Mapping strategies

How can we take advantage from the information coming from the analysis side in order to synthesize a suitable expressive content?

A main research issue in the MEGA project is the study of the mapping strategies of the recognized expressive content onto multimodal outputs, i.e. the exploration about how the recognized expressiveness can influence the generation of multimodal (sound, music, lights, movements, visual media) outputs.
Experiments start from immediate cause-effect relations to move toward long-term complex mapping including dynamic moulding of the environment and expressive multimodal gesture of character and avatars.

The following figures show two examples employed in the MEGA performances in years 2 and 3.
The first one shows deformations of an image depending on expressive audio and motion cues. A lens metaphor is used. Different kinds of deforming lenses are available in EyesWeb. The amount of deformation is related to values of the extracted cues (e.g., Quantity of Motion, Contraction Index.) The dancer’s body, the background or both of them can be deformed. For example, in the left image the background is deformed. The dancer’s body is instead deformed in the image on the right. The background bitmap can be selected by the artist and can be dynamically changed during the performance.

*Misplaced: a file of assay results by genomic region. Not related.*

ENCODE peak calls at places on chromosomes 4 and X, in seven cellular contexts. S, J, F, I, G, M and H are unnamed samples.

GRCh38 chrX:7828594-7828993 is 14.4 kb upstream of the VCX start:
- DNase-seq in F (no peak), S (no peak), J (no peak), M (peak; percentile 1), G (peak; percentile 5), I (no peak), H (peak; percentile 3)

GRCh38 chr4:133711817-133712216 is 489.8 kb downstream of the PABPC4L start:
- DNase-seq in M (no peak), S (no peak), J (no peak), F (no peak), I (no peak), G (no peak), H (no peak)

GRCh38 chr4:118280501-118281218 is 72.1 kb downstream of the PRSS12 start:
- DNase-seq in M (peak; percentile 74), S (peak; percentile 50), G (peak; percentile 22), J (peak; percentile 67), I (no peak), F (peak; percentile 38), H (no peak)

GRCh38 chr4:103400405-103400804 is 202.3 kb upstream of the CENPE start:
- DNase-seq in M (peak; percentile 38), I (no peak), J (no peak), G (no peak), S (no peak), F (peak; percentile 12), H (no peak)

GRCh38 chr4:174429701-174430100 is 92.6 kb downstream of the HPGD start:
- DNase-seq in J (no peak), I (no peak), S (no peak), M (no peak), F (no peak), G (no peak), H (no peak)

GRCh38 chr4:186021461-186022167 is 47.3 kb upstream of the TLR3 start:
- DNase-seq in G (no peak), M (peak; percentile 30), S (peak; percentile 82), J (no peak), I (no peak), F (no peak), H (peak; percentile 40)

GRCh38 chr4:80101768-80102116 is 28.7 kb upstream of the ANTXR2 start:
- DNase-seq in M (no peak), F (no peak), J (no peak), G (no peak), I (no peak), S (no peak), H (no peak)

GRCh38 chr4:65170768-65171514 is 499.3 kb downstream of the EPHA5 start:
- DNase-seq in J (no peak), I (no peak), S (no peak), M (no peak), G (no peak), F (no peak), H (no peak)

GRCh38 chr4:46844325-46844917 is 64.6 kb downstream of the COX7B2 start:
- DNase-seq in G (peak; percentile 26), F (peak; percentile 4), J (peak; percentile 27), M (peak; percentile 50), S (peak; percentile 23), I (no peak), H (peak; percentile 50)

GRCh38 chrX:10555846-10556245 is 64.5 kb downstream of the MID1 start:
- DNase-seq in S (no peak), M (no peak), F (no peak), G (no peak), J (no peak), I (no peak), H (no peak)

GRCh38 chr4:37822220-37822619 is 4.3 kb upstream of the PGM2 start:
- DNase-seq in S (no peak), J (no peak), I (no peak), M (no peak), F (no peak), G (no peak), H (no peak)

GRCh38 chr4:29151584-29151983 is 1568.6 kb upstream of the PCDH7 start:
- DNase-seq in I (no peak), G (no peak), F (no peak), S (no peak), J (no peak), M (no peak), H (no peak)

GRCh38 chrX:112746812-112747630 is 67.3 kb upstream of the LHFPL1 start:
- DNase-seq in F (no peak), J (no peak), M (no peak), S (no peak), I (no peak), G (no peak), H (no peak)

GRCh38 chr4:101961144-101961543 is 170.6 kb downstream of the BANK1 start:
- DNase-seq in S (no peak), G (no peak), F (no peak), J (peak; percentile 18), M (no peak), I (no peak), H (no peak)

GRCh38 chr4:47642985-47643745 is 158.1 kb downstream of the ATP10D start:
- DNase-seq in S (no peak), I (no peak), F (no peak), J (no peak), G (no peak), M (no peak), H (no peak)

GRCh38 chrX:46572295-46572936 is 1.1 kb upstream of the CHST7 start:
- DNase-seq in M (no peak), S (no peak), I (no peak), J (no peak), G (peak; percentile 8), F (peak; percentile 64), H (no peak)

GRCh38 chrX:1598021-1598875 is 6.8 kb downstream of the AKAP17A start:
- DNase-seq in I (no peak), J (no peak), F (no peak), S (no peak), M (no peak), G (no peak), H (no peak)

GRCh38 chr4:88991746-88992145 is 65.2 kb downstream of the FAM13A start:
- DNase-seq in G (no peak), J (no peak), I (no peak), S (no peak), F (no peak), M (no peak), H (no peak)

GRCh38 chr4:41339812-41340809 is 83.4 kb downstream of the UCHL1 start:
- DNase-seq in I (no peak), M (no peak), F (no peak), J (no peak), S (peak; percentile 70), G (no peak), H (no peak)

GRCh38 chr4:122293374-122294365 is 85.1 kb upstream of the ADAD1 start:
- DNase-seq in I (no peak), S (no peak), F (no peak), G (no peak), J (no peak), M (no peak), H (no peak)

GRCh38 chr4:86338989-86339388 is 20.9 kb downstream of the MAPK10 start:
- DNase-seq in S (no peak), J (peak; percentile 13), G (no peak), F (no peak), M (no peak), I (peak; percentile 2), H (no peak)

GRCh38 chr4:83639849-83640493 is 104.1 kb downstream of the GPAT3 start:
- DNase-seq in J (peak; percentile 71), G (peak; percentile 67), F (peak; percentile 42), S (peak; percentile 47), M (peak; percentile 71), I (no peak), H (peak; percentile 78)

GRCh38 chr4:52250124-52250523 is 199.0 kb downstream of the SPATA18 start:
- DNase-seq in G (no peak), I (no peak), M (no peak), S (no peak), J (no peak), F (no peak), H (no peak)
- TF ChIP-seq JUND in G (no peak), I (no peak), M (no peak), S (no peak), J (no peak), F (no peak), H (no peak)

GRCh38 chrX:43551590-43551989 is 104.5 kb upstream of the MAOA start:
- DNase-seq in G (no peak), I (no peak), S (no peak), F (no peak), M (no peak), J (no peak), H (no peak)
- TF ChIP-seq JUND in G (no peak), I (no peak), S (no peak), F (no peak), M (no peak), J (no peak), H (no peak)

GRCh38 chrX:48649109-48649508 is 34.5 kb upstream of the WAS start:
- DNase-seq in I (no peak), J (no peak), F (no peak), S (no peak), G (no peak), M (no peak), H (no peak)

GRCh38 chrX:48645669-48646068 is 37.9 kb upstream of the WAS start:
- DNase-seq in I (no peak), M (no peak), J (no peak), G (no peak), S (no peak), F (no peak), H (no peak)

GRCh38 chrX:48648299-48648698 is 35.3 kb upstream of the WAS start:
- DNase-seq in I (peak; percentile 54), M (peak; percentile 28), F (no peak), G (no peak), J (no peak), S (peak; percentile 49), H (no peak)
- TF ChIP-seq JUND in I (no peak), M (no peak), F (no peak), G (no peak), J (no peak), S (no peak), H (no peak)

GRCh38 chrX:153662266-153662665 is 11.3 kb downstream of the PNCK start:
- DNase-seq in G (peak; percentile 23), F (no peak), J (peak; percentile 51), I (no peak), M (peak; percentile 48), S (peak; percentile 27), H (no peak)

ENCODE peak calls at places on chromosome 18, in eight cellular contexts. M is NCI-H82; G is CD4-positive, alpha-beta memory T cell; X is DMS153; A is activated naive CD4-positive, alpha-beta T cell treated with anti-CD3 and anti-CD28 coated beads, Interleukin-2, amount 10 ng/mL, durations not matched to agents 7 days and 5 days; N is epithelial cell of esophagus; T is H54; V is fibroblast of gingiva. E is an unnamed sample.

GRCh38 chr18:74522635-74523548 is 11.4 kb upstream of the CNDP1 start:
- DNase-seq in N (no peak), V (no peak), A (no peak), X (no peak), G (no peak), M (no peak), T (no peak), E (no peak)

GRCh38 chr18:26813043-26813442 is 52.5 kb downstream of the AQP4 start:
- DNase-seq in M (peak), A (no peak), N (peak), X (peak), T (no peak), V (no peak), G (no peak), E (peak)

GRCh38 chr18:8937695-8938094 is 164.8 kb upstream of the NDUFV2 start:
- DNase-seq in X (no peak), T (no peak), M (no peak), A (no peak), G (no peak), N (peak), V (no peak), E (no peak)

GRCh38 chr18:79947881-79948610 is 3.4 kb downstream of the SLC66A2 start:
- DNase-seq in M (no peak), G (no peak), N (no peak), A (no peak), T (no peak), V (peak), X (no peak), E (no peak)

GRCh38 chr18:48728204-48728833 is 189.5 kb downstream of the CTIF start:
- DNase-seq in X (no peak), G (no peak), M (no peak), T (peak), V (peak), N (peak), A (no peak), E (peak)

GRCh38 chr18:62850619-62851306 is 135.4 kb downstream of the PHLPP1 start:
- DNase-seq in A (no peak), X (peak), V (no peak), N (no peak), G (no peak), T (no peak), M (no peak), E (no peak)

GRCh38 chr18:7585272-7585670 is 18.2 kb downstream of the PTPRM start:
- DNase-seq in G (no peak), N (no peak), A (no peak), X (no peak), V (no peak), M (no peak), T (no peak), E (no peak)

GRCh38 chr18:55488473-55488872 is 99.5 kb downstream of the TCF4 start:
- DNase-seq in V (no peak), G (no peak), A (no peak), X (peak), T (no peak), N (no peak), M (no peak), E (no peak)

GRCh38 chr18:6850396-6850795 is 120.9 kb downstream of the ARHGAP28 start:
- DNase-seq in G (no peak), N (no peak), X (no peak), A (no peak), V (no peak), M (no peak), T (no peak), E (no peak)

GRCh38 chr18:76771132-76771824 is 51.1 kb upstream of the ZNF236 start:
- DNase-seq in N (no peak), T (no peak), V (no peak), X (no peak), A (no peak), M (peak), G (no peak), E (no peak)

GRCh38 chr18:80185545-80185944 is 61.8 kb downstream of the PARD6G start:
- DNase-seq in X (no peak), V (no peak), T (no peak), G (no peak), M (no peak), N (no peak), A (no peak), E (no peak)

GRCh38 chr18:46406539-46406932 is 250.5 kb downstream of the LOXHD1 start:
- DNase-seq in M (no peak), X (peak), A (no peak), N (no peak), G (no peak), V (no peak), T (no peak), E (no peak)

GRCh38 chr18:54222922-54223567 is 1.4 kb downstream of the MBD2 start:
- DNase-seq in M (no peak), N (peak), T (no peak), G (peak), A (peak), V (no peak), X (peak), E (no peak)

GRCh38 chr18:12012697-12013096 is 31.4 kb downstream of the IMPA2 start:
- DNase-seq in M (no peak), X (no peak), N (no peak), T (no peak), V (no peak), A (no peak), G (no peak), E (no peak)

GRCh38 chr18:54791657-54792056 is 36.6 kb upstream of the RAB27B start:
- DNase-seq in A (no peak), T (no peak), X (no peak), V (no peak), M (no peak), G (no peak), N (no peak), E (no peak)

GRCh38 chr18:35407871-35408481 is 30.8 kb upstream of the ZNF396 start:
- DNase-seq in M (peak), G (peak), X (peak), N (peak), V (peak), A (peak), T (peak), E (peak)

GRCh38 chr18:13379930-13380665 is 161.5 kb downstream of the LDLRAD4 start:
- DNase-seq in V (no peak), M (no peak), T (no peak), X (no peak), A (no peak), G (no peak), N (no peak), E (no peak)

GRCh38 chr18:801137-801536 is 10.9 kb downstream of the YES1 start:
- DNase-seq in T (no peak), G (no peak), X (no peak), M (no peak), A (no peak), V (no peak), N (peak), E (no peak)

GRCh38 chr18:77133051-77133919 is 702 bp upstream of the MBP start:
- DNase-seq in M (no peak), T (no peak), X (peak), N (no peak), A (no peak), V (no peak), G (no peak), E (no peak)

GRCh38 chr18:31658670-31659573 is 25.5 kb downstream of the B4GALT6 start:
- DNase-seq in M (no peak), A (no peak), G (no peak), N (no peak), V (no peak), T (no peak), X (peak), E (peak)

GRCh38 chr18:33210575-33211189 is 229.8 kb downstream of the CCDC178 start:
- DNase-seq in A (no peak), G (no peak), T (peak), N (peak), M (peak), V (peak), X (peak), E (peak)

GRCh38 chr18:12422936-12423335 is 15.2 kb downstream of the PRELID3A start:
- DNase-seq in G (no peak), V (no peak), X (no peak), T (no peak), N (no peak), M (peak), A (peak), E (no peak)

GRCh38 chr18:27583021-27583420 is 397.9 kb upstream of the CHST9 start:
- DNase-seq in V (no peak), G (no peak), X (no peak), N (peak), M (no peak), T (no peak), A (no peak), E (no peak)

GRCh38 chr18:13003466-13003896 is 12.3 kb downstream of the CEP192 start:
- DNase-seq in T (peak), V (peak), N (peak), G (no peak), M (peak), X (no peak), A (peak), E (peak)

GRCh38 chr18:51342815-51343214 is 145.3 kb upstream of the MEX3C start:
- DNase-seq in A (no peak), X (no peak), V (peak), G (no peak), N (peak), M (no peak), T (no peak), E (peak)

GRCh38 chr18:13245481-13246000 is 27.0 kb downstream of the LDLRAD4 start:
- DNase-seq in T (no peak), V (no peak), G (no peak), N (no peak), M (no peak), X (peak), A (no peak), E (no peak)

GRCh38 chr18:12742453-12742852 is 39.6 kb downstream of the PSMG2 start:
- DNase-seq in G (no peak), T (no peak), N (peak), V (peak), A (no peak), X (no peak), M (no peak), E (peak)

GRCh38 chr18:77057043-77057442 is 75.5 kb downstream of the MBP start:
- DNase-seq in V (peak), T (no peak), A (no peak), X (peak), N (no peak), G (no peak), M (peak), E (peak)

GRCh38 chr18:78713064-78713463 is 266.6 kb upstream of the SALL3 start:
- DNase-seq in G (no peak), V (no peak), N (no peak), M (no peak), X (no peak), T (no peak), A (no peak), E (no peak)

In the EyesWeb patch displayed in the figure here below the word “Gesture” is processed in real-time and moved on the screen depending on the motion cues extracted during a dance performance (the processed silhouette of the dancer is also shown in the output image). Several motion cues are used: for example, overall motion direction is used to control the motion of the word on the screen, Quantity of Motion is mapped on the color of the word, movement is segmented in pause and motion phases and the actual phase is used to switch among two different words: thus, the word “Expressive” is displayed during pauses, while the word “Gesture” is displayed when the dancer is moving. The amount of shadow and its color, both of the word and of the dancer’s silhouette can also change in real-time depending on motion and audio cues.